Goldsmiths Curatorial Critique

“Panza Collection” @ the Hirschhorn Museum (Washington, DC)

Posted in Reviews by caryncoleman on January 29, 2009

image_1_175Bathed in the immersive humming blue light emanating from Doug Wheeler’s Eidhoven, Environmental Light Installation, the passion Guiseppe Panza had held for contemporary art for well over fifty years becomes glaringly apparent. Wheeler, a California artist who has still not received his full due locally alongside contemporaries such as Robert Irwin and James Turrell, stands quite powerful amongst the strongholds of Environmental, Minimalist, Conceptual, and Light-and-Space movements shown in the Hirschhorn exhibition “Panza Collection.” It begs the question – just how did an Italian art lover come to know of Wheeler adn subsequently amass one of the thoroughly best collections of traditionally difficult, and most American, art?

Quite simply, the answer lies in Panza’s acceptance and keen interest in an age when artists were dismissing traditional values and models of creating art. In a recent interview Panza expressed that the success of his collection of these artists was due to a very focused approach, one that involved in-depth collecting of a certain period of time. Essentially, he embraced artists who were bucking against popular artistic conventions. Leaning towards a more experimental and conceptual, artists such as Sol LeWitt, Joseph Kosuth, and Hamish Fulton (all in this exhibition) were making up new rules of how art is conceived, created, displayed, and read. 

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There are thirty-nine artists in the Hirschhorn’s “Panza Collection” – now held within the museum’s permanent collection – smartly presented where conversations between disparate pieces thrive. For instance, Richard Long’s 47-foot marble rock installation, Carrara Line, neatly divides the room while, walking with it seemingly hand-in-hand along the wall, is Jan Dibbet’s The Shortest Day of 1970 Photographed in My House Every 6 Minutes from Sunrise til Sunset. This juxtaposition between the static and the immovable with the static representing movement is stunning. Appropriately nearby are Hamish Fulton’s photographic/text works tracing and documenting his exploratory walks. They are surprisingly warm in character. Time, history, and memory weights heavily in these rooms and continues with On Kawara who reminds that the days/minutes/hours/events of our lives continue to tick on by. Speaking of moments, an entire room is dedicated to the sculptures, wall paintings, and neon signs by Joseph Kosuth, text master general and conceptual artist poster-child.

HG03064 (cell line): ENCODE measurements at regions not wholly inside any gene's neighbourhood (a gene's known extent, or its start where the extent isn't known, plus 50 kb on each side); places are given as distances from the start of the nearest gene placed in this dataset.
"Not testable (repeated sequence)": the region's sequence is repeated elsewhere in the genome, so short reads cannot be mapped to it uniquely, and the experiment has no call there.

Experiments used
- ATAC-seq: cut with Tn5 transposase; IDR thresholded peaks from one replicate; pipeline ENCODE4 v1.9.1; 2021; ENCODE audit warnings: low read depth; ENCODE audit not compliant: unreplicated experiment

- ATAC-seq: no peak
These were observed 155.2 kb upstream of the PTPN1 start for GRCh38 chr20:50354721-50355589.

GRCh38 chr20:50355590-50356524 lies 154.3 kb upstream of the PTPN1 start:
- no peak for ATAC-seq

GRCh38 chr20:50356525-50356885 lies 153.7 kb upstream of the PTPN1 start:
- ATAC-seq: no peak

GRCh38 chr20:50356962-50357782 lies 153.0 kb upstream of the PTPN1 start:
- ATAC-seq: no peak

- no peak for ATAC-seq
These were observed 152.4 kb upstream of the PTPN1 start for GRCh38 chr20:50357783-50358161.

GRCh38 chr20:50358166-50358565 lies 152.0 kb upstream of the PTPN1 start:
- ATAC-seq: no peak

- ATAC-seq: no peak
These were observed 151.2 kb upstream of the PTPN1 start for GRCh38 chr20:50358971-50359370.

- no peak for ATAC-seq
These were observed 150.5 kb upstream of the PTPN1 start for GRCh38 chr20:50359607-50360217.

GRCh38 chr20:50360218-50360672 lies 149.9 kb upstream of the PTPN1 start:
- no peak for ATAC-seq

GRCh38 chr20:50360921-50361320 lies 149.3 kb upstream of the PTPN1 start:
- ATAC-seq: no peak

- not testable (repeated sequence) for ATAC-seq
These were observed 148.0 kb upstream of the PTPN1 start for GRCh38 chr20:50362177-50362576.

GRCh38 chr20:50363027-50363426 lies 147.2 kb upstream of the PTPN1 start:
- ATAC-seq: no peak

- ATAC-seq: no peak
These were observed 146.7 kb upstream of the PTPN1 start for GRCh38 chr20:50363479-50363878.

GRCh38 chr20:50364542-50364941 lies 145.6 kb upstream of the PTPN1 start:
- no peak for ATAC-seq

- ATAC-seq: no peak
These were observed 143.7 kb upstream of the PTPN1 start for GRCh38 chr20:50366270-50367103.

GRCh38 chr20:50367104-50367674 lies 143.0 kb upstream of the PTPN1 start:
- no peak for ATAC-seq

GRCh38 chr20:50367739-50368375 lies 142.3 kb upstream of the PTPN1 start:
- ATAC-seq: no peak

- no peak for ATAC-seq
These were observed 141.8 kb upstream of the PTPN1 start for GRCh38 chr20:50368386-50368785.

Utilizing the Hirschhorn’s circular architecture, Sol LeWitt’s Wall Drawing #3 (number three!!) is viewable in the central lobby as it curves along the exterior exhibition walls with its mathematically precise and elaborately executed marks just begging to be mucked up by curious fingers. Near the entrance, seen from the escalators, is a large obligatory Lawrence Weiner yelling at us REDUCED. Clearly it’s anything but. Back inside, one of Robert Irwin’s best paintings (he famously abandoned painting in favor of non-traditional spatial works), Untitled (1963-65) vibrates off of Painted Aluminum Disc (1966-67) while Larry Bell’s vacuum-plated glass panel, Untitled (1973), functions quietly in-between Irwin and Wheeler. These three artists in particular excel at altering visual playing fields thus creating incredible new ways of seeing and shifting our expected relationship to objects.

Of course not everything is successful. Hanne Darboven’s typed sheets of paper more than border on tedious and Richard Nonas’ steel and Wood sculptures don’t seem to have retained any of the rebellious nature in which they were born. But you can’t always pick a winner.

Historically, museum exhibitions of private collections can be problematic and rife with conflicts of interest, incompleteness, and lack of curating (to name a few) but remarkably the works in the “Panza Collection” are so extraordinary that they never lose out to thoughts of ownership. This is an incredible feat and a testament to the quality of the art and the thoroughness of the collection. And while certain mega-collectors today re-route convention by managing their collection in their own fashion, take for instance Eli Broad or Charles Saatchi, Panza has embraced the more traditional avenue. Nearly half of his collection is already housed in museums and this donation to the Hirschhorn makes the following point: ultimately the responsibility of the collector owes more than to one’s ego and entrusting one’s collection to a public institution can be most vital in sustaining the relevance of art history. Therefore, it’s not only the Hirschhorn that benefits but rather all art lovers gain something invaluable thanks to the Count Guiseppe Panza di Biumo. For that Panza, we salute you.

“Panza Collection”
October 23, 2008 – January 11, 2009 
@ Hirschhorn Museum and Sculpture Garden 

Image: Joseph Kosuth’s Box, Cube, Empty, Clear, Glass—a Description, 1965, from the Hirshhorn’s Collection, The Panza Collection, photo by Giorgio Colombo, Milan.

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